This night reminded me of that experience. All of us under the pallet needed each body to create heat inside the make shift pallet. It worked nicely. You get to know someone really fast when you have to sleep that close… strange… but also comforting.
It was a good vision of community.
Each of us were needed to stay comfortable the whole night.
Two Dollars: Posted on
It was a strange feeling.
I really don’t want the journey to end.
Most of my good friends on the streets have been informed of my real identity. All of them took it well…and we actually drew closer as friends.
Georgia and Jesse have been like brothers. I would do anything for them.
Once the meal was over, Jesse and I took the bus to our bridge area near downtown. The minute I got on the bus, a women shouted with joy “You are the Pastor on the News!”.
I froze. So did Jesse. Actually he started to laugh.
The woman saw the clips of my journey on WOAI and was moved by the experience. She had a lot of questions and made sure the entire bus knew what I was doing. It was very humbling.
The woman was homeless herself, or at least in poverty. However, after talking with her, she pulled out $2 dollars and leaned over to kiss me on the cheek.
I tried to refuse the money. But she would not have it. She wanted it to go to me and my ministry.
I was moved.
She does not have anything….
But this woman gave a lot.
Maybe everything she had.
Married: Posted on
During my 40 days I have met some amazing people.
As I said before, the diversity within homelessness is much larger than I anticipated.
There are people with full time jobs.
There are people with temp jobs.
There are travelers who love to hop towns.
There are drug addicts unable to skip their fix.
There are the mentally ill.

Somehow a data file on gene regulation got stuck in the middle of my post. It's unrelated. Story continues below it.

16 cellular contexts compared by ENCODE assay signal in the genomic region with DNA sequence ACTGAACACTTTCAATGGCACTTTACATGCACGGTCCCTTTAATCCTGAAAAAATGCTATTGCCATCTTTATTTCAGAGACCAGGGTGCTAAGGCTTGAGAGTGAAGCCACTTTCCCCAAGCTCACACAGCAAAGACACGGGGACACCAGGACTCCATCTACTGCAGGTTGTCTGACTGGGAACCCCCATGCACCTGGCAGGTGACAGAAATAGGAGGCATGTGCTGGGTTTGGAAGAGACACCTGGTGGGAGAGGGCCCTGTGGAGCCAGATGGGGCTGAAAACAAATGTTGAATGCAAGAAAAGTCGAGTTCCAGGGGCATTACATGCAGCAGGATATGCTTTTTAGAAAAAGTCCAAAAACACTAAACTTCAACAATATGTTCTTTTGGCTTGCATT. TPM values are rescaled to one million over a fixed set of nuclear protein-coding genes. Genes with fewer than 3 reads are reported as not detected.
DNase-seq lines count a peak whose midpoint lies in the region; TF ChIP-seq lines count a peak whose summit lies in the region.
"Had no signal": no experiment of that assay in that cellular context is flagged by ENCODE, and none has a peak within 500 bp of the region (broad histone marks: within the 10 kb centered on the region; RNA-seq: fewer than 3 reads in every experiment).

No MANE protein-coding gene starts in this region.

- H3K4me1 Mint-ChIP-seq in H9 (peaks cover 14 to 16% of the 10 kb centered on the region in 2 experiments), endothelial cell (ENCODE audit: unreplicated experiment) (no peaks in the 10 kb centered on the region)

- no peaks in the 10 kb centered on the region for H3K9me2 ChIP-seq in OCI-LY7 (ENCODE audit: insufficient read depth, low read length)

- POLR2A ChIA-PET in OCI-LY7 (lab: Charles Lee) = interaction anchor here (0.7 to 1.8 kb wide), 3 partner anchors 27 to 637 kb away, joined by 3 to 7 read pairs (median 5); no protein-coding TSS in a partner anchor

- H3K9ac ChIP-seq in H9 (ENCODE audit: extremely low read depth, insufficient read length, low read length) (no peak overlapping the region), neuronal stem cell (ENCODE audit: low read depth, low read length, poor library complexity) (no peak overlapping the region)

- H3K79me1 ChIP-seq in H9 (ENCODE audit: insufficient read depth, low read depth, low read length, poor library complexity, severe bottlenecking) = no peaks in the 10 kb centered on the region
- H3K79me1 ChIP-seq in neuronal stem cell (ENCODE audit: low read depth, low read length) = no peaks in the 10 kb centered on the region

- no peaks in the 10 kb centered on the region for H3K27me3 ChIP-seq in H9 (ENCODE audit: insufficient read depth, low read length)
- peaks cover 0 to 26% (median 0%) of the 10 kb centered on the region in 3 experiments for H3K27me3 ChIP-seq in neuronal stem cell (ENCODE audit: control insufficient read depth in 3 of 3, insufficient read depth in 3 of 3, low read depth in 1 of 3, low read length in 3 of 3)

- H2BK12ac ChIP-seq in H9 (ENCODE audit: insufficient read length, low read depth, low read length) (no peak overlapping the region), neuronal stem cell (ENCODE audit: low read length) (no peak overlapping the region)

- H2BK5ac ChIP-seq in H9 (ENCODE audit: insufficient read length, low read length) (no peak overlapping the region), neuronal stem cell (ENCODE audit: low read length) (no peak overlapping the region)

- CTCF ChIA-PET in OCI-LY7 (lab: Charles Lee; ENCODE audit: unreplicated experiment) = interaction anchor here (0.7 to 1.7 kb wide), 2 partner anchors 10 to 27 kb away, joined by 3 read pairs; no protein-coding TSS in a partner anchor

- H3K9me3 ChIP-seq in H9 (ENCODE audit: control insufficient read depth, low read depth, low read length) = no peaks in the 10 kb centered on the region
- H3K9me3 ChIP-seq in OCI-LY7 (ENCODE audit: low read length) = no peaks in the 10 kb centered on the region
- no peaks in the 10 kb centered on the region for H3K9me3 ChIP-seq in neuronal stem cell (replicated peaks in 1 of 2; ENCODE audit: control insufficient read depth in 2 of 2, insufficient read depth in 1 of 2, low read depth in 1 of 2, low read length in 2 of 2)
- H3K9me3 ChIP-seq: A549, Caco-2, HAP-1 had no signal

There are scholars.
There are students.
There are believers.
There are non-believers.
There are people who are single.
There are people who are married.
I have to be honest, meeting married couples in the homeless community was not on my radar. It’s not like I was unaware of homeless couples, but I was not really looking to find it.
During my journey, I have met 3 married couples around town living in shelters and on the streets. (There are more…but these are the ones I met.)
The first couple was married in a ceremony during the Church Under the Bridge service on a Sunday I visited. It was a sweet service that took place during normal worship. I like that. Why do we make such a big deal about weddings? Let’s start making a big deal about marriage. I posted their photo below.
The second couple I met have been living in the outdoor shelter together for quite some time (although they are not allowed to sleep in the same section or
any contact deemed “purple.” They have been married for 9 years and have been on and off the streets. They have their common fights (usually in public due to the lack of privacy in the outdoor shelter) but always seem to stick together.
The third couple is the couple I know the best. Georgia (whom I have mentioned before) has been married to his wife for just over a year. Due to their circumstances, they sought out the shelter (even from out of state) to help take care of his wife.
However, this was not Georgia’s first marriage. He was married for over 15 years to his first wife. When Georgia and his first wife were pregnant with their first child, both she and the baby were tragically killed in a car accident. They were taken away from Georgia and this world.
Georgia was broken. And rightly so.
Why would God take them from this world?
Years passed before Georgia began to date again. The sting of the deaths were too much to handle.
Then he met Denise…
They dated and got married. They have been married for 2 years and are deeply committed to each others needs.
Denise struggles with deep depression and PTSD—so they hand picked the San Antonio shelter to receive the best care possible.
Being homeless and married creates a hard situation.
For Georgia…that means sleeping outside for months until his wife gets out of the shelter.
Gives a whole new meaning to the vow
“For Richer and For Poorer”